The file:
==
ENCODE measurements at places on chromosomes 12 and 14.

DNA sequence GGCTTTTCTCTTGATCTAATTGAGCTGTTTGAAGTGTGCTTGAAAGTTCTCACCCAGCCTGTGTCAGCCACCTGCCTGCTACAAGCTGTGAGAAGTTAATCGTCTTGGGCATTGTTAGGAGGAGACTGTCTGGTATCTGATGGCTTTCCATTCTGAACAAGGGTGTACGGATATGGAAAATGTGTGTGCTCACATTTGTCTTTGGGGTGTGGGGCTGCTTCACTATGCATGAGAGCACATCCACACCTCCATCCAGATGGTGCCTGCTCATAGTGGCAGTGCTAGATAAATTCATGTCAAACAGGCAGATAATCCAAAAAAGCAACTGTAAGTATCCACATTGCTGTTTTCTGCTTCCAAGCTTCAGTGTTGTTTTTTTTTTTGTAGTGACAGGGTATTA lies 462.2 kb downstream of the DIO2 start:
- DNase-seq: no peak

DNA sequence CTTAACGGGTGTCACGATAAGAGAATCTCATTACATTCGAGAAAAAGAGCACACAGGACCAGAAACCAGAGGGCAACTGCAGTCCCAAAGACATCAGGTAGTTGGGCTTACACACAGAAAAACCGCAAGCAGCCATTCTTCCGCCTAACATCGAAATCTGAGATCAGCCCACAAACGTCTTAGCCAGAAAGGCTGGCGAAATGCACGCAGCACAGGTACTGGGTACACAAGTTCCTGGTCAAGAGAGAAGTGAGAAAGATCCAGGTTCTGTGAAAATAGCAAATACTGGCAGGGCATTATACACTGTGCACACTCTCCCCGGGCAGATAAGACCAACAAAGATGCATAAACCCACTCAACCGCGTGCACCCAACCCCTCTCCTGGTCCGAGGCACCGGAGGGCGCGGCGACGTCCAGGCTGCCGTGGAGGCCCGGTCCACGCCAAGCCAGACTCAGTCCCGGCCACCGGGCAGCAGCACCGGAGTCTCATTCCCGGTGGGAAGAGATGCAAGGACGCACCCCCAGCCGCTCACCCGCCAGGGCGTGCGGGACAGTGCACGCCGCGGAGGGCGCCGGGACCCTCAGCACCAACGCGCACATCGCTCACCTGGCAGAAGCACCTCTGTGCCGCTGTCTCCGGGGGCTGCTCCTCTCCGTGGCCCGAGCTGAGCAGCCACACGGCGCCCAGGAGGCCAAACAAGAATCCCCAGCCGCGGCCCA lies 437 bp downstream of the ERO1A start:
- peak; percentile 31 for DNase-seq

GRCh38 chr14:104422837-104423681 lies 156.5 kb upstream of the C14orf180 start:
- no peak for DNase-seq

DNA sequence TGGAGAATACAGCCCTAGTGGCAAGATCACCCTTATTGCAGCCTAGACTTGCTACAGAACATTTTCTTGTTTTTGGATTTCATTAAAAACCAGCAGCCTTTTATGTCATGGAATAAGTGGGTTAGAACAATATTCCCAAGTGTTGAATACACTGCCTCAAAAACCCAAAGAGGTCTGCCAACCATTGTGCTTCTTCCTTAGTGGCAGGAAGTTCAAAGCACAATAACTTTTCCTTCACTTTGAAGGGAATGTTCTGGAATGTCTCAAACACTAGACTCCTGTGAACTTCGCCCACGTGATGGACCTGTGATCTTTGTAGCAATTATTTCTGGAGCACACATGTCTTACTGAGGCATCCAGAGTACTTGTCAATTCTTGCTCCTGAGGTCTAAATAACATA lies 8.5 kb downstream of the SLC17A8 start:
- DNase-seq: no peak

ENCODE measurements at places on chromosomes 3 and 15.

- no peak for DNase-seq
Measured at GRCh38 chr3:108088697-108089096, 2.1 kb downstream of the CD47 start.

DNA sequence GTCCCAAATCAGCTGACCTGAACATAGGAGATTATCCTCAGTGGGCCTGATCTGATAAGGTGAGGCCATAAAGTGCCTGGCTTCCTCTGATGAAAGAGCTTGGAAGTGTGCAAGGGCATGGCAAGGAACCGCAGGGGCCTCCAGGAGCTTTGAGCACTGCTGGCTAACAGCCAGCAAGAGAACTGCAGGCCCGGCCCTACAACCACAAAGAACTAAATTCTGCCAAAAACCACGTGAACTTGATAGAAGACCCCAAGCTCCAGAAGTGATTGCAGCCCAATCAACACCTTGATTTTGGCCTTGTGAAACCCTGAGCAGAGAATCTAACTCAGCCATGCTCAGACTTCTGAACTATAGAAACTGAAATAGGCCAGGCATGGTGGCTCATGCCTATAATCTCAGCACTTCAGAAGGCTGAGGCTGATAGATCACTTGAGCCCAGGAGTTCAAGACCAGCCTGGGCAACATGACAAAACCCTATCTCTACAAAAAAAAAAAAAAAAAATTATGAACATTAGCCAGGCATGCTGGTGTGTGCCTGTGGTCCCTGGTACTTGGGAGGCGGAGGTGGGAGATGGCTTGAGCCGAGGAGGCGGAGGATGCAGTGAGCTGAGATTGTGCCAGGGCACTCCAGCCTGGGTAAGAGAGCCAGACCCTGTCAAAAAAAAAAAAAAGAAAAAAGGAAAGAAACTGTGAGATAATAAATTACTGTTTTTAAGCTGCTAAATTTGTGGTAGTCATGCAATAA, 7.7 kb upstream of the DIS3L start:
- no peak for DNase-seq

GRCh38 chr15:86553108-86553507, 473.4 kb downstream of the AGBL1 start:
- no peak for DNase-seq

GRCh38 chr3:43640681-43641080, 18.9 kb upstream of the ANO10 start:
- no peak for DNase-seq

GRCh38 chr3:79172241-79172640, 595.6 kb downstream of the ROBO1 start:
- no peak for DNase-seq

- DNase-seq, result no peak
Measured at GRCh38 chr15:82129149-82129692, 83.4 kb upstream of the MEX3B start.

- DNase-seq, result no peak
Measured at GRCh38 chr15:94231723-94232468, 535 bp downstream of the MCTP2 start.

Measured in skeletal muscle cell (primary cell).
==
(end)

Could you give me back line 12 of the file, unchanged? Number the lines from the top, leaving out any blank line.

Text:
Measured at GRCh38 chr3:108088697-108089096, 2.1 kb downstream of the CD47 start.